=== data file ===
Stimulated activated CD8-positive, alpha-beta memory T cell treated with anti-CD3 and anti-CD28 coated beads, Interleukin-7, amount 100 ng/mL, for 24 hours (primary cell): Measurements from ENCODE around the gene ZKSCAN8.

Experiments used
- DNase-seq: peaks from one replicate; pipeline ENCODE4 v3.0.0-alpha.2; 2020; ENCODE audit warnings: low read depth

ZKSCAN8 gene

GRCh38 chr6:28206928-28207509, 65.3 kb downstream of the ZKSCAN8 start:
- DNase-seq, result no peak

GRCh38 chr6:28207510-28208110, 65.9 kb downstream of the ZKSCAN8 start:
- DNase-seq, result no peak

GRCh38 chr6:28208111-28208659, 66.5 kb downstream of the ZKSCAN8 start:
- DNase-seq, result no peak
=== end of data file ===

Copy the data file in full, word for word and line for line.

Stimulated activated CD8-positive, alpha-beta memory T cell treated with anti-CD3 and anti-CD28 coated beads, Interleukin-7, amount 100 ng/mL, for 24 hours (primary cell): Measurements from ENCODE around the gene ZKSCAN8.

Experiments used
- DNase-seq: peaks from one replicate; pipeline ENCODE4 v3.0.0-alpha.2; 2020; ENCODE audit warnings: low read depth

ZKSCAN8 gene

GRCh38 chr6:28206928-28207509, 65.3 kb downstream of the ZKSCAN8 start:
- DNase-seq, result no peak

GRCh38 chr6:28207510-28208110, 65.9 kb downstream of the ZKSCAN8 start:
- DNase-seq, result no peak

GRCh38 chr6:28208111-28208659, 66.5 kb downstream of the ZKSCAN8 start:
- DNase-seq, result no peak